Platycarya Siebold & Zucc.

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Julian Sutton (2019)

Recommended citation
'Platycarya' from the website Trees and Shrubs Online ( Accessed 2024-07-12.


  • Juglandaceae

Common Names

  • Platycarya
  • Broad Nut


  • Fortunaea Lindley
  • Petrophiloides Bowerbank

Species in genus


Dry indehiscent single-seeded fruit with woody outer wall.
Term used here primarily to indicate the seed-bearing (female) structure of a conifer (‘conifer’ = ‘cone-producer’); otherwise known as a strobilus. A number of flowering plants produce cone-like seed-bearing structures including Betulaceae and Casuarinaceae.
IUCN Red List conservation category: ‘there is no reasonable doubt that the last individual [of taxon] has died’.
Dry indehiscent single-seeded fruit with woody outer wall.
(of a leaf) Unlobed or undivided.
(syn.) (botanical) An alternative or former name for a taxon usually considered to be invalid (often given in brackets). Synonyms arise when a taxon has been described more than once (the prior name usually being the one accepted as correct) or if an article of the International Code of Botanical Nomenclature has been contravened requiring the publishing of a new name. Developments in taxonomic thought may be reflected in an increasing list of synonyms as generic or specific concepts change over time.


Julian Sutton (2019)

Recommended citation
'Platycarya' from the website Trees and Shrubs Online ( Accessed 2024-07-12.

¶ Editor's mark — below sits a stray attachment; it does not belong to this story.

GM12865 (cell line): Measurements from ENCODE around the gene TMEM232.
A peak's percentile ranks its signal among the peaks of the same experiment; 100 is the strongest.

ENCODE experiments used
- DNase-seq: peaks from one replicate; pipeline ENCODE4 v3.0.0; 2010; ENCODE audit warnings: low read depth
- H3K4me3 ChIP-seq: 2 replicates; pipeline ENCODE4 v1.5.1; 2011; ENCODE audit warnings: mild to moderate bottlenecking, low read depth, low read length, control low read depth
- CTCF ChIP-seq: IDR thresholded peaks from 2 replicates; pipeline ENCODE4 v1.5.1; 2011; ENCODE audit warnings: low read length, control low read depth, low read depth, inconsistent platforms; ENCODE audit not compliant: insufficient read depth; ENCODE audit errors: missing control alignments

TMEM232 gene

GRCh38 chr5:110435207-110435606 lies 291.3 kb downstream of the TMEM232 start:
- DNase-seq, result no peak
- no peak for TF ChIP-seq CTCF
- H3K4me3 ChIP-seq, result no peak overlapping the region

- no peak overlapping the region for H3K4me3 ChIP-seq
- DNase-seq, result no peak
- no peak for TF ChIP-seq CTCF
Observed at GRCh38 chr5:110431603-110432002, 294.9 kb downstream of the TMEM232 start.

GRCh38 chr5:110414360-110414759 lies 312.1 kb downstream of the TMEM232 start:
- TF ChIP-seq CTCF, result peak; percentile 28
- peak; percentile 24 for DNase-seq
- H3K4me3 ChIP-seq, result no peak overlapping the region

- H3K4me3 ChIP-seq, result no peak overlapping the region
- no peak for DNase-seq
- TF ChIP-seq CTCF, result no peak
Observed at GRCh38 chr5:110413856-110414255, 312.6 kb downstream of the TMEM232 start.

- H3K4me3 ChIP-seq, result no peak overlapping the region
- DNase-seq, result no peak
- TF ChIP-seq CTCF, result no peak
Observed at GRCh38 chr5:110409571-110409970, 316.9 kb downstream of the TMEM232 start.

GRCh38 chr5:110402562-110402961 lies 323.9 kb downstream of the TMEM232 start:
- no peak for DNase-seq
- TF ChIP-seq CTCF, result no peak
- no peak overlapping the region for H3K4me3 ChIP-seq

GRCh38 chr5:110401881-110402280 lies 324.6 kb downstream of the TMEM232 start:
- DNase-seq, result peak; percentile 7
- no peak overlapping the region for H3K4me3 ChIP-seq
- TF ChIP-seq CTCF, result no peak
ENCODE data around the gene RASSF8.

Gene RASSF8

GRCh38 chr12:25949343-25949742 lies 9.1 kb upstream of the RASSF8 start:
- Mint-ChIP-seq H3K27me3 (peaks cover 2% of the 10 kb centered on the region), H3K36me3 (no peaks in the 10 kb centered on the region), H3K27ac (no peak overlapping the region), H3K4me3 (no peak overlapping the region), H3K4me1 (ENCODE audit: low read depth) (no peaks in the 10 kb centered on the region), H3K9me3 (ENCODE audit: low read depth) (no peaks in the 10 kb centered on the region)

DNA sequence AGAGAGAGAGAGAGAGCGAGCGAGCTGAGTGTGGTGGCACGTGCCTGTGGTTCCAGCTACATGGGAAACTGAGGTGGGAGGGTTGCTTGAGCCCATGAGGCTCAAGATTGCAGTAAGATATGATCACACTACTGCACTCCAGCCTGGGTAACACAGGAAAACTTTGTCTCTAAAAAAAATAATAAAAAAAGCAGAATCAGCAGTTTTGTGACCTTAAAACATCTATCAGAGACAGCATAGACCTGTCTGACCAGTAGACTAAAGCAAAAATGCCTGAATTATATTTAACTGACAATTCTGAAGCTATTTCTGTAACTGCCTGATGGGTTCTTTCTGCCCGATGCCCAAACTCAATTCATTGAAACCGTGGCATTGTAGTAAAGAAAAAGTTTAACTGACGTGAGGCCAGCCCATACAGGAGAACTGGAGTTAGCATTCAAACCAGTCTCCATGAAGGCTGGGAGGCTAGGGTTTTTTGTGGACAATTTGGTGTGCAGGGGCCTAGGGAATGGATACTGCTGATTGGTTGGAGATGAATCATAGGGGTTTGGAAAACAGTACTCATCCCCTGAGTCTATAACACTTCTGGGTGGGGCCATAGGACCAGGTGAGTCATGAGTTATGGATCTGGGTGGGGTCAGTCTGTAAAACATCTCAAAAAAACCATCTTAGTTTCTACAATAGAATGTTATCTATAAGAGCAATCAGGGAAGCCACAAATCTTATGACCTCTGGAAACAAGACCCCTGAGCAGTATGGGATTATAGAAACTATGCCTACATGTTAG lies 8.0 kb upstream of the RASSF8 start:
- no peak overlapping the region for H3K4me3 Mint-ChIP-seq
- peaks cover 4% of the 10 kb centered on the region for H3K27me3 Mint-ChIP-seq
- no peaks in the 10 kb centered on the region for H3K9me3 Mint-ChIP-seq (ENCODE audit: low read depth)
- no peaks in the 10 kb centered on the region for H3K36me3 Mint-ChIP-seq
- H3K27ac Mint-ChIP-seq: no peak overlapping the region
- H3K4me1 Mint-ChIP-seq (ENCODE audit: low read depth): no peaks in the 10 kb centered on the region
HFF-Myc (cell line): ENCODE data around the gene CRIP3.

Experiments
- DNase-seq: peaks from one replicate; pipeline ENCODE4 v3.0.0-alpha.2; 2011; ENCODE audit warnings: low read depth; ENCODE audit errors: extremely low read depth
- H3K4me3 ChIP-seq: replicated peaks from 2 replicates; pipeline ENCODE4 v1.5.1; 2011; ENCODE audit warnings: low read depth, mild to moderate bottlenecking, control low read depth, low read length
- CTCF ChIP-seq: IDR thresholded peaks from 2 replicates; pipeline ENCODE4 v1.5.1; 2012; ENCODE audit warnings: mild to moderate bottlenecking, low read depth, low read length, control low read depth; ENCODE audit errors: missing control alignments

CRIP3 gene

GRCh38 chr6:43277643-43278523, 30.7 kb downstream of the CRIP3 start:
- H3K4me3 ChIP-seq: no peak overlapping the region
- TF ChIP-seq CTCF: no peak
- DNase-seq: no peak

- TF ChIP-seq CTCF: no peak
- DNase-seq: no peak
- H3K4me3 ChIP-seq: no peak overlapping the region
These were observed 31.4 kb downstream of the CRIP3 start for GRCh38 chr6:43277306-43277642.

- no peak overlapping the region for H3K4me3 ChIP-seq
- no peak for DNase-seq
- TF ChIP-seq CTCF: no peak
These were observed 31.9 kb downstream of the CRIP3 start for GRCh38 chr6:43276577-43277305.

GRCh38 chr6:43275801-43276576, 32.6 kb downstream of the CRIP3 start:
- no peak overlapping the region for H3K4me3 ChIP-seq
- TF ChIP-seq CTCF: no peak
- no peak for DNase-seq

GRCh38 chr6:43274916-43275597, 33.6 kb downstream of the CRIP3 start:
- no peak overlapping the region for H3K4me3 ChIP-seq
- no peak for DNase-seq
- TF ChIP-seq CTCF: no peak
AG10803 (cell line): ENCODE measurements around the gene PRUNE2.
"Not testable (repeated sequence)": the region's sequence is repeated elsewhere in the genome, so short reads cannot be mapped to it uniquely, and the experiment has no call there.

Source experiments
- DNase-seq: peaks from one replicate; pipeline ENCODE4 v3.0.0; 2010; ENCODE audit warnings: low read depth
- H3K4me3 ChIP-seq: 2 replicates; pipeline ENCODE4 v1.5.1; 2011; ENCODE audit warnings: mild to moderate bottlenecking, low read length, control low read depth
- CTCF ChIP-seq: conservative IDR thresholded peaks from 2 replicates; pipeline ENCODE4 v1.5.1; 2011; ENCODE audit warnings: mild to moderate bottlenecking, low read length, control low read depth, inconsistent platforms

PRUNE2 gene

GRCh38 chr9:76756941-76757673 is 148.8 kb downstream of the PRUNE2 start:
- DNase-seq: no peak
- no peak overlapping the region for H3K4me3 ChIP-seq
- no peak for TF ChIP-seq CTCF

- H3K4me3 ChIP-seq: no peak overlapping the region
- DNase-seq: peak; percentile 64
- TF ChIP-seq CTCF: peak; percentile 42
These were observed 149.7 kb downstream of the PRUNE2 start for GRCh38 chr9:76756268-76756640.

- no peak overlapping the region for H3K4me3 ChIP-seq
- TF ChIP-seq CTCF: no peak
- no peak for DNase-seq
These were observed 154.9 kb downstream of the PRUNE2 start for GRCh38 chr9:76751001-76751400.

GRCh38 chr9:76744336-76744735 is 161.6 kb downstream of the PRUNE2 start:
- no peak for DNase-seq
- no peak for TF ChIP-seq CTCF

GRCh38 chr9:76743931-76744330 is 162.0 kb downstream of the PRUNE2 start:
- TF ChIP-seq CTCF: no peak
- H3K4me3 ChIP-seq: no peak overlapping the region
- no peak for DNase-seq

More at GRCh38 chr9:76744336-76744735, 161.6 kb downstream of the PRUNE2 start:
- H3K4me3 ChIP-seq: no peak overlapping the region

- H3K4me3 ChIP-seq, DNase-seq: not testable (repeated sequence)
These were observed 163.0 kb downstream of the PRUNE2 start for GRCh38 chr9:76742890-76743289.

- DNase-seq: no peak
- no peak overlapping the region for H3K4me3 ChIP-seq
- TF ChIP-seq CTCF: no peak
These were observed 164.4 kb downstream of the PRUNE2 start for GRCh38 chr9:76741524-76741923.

A genus comprising a single species native to East Asia.

Trees or shrubs, deciduous, monoecious. Branchlets with solid pith. Leaves imparipinnate. Inflorescences clusters of erect catkins terminal on new growth; female cone-like with rigid, persistent bracts. Fruit a small, flattened, narrowly winged nutlet, 2-chambered at the base (Lu et al. 1999).

Clustered, erect catkins followed by cone-like infructescences, which persist long into winter make the Broad Nut a curious and distinctive plant. It remains remarkably rare in cultivation, given that it has been collected many times, from the mid-19th century onwards.

The closest relatives of Platycarya are the wingnuts (Pterocarya), the walnuts (Juglans), the hickories and pecans (Carya), and a single species of Cyclocarya (Manos et al. 2007; Mostajeran et al. 2017). These phylogenetic studies, whilst not complete, suggest that Platycarya may be sister to a group of three genera, Pterocarya, Juglans and Cyclocarya. There is little chance of mistaking a Platycarya in flower or fruit for any of its relatives.

Fossils of extinct Platycarya spp. are not seen until the Eocene, but are ‘ubiquitous and abundant’ (Wing & Hickey 1984) in early Eocene deposits (c. 50 MYA) right across the Northern Hemisphere. During the Pleistocene ice ages, the genus became repeatedly confined to a number of refugia in East Asia (Chen et al. 2012) and has not recolonised beyond the region.

The generic name Platycarya, from the Greek platys (flat) and karyon (a nut), predates Fortunaea Lindley published in ignorance shortly afterwards. The earlier name Petrophiloides Bowerbank has sometimes been used, following Reid & Chandler (1933) but that genus was based on a fossil species, so Platycarya based on a living species again takes priority.

Apart from P. strobilacea, a number of living species have been described. In their Flora of China account, Lu et al.(1999) treat P. longipes Wu as a synonym of P. strobilacea, considering that it intergrades with typical P. strobilacea. They treat P. simplicifolia G.R. Long as no more than a simple-leaved mutant form. P. longzhouensis Liang & Liang was described after the publication of Flora of China, but the name seems not to have been picked up in the research literature, and in their overview of the Juglandaceae Kozlowski et al. (2018) treat it as another synonym of P. strobilacea.